(WASHINGTON) — Democratic presidential candidate Robert F. Kennedy Jr. on Thursday appeared before a House subcommittee to testify at a hearing on censorship — but it was his past comments that drew sharp rebuke from Democrats as Kennedy sought to defend himself.

Testifying in front of the GOP-led House Judiciary Committee’s subcommittee on alleged government “weaponization,” Kennedy denied that he is racist or antisemitic following comments that leaked over the weekend where he appeared to be citing a false conspiracy theory that COVID-19 was “targeted to” certain ethnicities while Chinese people and Ashkenazi Jews were more immune.

Kennedy said that he had “never uttered a phrase that was either racist or anti-semitic” and, despite repeatedly spreading conspiracy theories and misinformation on public health issues in the past, insisted that he was not anti-vaccination.

“I’m subjected to this new form of censorship, which is called targeted propaganda, where people apply pejoratives like ‘anti-vax.’ I’ve never been anti-vaccine,” he argued. “But everybody in this room probably believes that I have been because that’s the prevailing narrative.”

Kennedy’s testimony comes after 102 Democratic representatives signed a letter earlier this week opposing his appearance before the panel, citing his comments that were recorded on video and published by The New York Post on Saturday, during what the paper described as a press dinner in New York City last week.

In the video obtained by the Post, Kennedy can be heard making a series of false and misleading claims, including saying, “We don’t know whether it [COVID-19] was deliberately targeted or not, but there are papers out there that show the racial or ethnic differential and impact.”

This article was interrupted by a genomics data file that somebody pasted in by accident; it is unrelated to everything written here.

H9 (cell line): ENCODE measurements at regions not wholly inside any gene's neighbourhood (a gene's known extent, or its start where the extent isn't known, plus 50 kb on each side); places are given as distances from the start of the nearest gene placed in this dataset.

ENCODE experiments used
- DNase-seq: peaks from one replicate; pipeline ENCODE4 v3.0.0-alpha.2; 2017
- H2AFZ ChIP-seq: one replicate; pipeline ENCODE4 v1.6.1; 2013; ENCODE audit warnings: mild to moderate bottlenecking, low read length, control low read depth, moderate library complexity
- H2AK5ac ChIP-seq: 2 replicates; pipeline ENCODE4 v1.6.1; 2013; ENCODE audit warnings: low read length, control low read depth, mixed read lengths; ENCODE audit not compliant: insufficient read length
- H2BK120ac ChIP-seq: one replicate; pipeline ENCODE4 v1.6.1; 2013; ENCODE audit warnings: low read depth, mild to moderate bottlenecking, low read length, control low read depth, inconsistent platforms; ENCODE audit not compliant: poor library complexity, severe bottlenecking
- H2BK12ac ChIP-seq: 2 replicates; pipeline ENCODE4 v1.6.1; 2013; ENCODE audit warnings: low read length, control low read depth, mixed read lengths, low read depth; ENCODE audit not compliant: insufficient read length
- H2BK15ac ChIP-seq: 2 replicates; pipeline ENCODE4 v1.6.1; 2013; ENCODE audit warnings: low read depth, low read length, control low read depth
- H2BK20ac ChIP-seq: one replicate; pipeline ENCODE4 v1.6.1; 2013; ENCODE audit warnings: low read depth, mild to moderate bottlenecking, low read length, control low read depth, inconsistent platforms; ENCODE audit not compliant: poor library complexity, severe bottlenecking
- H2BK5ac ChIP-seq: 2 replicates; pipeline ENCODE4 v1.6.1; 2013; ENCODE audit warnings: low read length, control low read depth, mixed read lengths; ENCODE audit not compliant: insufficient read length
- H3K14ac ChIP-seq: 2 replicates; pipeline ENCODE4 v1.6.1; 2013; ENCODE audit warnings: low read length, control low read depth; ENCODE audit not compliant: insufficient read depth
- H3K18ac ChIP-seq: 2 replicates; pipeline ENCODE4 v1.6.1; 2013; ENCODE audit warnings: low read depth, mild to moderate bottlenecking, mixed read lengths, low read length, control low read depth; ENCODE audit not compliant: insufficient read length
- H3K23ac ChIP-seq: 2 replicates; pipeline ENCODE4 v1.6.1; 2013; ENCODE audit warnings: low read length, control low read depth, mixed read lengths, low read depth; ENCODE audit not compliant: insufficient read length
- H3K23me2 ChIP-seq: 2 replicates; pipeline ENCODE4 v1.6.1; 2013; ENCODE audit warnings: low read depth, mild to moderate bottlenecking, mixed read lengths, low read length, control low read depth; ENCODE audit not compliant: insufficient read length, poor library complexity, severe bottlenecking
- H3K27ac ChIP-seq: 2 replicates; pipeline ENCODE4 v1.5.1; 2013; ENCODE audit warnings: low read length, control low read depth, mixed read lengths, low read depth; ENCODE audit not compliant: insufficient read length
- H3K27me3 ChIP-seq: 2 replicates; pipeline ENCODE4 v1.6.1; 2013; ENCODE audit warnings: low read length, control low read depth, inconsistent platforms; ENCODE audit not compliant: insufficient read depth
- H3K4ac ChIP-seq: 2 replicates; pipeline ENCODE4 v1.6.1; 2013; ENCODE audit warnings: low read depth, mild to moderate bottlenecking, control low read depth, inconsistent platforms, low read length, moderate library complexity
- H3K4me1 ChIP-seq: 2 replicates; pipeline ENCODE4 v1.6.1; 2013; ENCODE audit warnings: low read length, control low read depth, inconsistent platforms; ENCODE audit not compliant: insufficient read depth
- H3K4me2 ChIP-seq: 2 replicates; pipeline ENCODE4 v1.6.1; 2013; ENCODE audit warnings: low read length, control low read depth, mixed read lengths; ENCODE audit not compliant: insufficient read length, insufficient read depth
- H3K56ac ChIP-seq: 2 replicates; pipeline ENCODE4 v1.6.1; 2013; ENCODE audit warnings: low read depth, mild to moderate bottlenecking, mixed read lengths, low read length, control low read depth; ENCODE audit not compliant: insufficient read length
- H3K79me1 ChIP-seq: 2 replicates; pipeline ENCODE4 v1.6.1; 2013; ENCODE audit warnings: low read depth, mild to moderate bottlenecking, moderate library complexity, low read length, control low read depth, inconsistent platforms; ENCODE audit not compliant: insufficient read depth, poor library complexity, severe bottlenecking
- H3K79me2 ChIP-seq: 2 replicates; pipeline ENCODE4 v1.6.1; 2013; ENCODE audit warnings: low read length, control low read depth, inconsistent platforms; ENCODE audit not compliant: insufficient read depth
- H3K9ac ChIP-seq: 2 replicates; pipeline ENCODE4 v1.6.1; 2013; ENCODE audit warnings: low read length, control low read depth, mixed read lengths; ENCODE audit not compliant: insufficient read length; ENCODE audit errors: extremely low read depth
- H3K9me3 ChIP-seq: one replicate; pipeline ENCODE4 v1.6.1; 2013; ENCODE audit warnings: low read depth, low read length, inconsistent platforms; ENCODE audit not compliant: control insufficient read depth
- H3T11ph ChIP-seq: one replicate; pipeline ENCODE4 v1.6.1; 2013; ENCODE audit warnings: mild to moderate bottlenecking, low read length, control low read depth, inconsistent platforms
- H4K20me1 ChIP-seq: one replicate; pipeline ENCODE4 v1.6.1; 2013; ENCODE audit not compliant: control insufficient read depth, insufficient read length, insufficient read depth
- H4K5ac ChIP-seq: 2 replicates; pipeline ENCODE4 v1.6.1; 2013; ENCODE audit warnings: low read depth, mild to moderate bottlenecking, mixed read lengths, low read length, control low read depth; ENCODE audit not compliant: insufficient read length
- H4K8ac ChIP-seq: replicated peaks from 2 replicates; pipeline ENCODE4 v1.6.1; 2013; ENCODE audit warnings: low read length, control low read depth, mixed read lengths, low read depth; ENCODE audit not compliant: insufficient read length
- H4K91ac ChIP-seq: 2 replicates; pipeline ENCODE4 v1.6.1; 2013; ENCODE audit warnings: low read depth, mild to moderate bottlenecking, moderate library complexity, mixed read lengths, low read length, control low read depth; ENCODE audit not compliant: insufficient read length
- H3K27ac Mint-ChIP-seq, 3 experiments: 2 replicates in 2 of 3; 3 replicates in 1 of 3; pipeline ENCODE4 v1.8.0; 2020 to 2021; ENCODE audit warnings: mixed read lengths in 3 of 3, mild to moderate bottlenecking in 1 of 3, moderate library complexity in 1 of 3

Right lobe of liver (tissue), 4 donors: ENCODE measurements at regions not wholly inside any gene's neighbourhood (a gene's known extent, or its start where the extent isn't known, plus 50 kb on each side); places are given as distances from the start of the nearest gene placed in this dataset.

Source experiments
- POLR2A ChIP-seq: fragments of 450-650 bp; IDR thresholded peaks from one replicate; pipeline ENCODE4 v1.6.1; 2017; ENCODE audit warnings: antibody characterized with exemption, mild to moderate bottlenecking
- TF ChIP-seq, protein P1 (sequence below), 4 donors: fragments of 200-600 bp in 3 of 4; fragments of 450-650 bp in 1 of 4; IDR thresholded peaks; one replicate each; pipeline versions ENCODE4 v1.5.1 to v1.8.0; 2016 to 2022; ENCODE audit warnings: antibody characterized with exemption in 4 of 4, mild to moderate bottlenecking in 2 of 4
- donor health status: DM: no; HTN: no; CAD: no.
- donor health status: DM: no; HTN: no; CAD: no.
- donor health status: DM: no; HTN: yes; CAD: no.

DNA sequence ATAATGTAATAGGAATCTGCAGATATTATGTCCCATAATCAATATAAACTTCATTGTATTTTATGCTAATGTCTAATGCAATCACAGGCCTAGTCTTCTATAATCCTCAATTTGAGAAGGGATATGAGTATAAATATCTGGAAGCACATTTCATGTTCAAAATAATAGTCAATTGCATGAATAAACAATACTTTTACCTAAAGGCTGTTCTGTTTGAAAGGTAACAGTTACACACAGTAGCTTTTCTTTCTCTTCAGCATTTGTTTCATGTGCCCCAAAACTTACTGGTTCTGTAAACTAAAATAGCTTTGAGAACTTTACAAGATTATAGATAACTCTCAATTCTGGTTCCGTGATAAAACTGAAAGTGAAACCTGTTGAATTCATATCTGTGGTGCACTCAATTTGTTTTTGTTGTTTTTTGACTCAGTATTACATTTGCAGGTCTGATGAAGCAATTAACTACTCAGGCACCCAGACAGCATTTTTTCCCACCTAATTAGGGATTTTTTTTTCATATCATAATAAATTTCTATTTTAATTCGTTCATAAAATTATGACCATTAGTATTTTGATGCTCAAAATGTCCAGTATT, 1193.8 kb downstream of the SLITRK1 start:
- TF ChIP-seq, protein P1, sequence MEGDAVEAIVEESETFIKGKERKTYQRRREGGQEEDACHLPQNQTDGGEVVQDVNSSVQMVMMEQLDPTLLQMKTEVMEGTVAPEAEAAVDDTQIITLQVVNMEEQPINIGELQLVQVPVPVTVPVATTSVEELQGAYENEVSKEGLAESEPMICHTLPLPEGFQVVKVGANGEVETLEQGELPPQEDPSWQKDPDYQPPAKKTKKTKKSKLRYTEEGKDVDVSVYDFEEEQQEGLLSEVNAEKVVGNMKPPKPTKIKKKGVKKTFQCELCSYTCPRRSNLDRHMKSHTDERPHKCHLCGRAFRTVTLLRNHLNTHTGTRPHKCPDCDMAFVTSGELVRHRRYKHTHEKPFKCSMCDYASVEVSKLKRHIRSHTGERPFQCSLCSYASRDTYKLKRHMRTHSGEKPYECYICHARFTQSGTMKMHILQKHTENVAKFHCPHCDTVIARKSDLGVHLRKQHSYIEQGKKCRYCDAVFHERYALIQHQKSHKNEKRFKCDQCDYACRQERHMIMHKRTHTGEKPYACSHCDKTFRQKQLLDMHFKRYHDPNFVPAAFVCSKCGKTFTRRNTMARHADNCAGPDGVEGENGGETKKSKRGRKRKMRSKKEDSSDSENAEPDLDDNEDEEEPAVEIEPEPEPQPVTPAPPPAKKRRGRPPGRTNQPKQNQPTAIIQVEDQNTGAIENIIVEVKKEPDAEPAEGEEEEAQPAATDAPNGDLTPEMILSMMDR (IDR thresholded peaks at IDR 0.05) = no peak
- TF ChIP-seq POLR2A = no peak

“There is an argument that it is ethnically targeted,” specifically against Caucasian and Black people, Kennedy can be heard saying in the video.

Health officials worldwide have determined the virus disproportionally killed some groups of people not because of their race but because of underlying health inequities

U.S. Virgin Islands Del. Stacey Plaskett, the ranking member on the subcommittee, on Thursday blasted Speaker Kevin McCarthy and the subcommittee’s chair, Ohio Republican Rep. Jim Jordan, for allowing Kennedy to testify in the wake of his recent remarks.

“They intentionally chose to elevate this rhetoric to give these harmful, dangerous views a platform in the halls of the United States Congress,” Plaskett said. “That’s endorsing that speech. That’s not just supporting free speech. They have co-signed on idiotic, bigoted messaging.”

“It’s a free country. You absolutely have a right to say what you believe,” Plaskett said. “But you don’t have the right to a platform, public or private. We don’t have to give one of the largest platforms of our democracy — Congress, this hearing. Our right does not mean that we as Americans are not free from accountability.”

Earlier this week, McCarthy said of Kennedy, “I disagree with everything he said. The hearing that we have this week is about censorship. I don’t think censoring somebody is actually the answer here.”

In his testimony, Kennedy claimed that other Democrats were seeking to silence him based on his views.

“‘I’ve spent my life in this party. I’ve devoted my life to the values of this party,” he said. “This — 102 people signed this. This itself is evidence of the problem that this hearing was convened to address. This is an attempt to censor a censorship hearing.”

The letter was initiated by Democratic Reps. Debbie Wasserman-Schultz and Dan Goldman of New York, who are Jewish, and Rep. Judy Chu, who is Chinese American.

“If you think I said something that’s antisemitic, let’s talk about the details,” Kennedy maintained in his testimony. “I’m telling you, all the things that I’m accused of right now, by you and in this letter, are distortions, they’re misrepresentations.”

This story will be updated.

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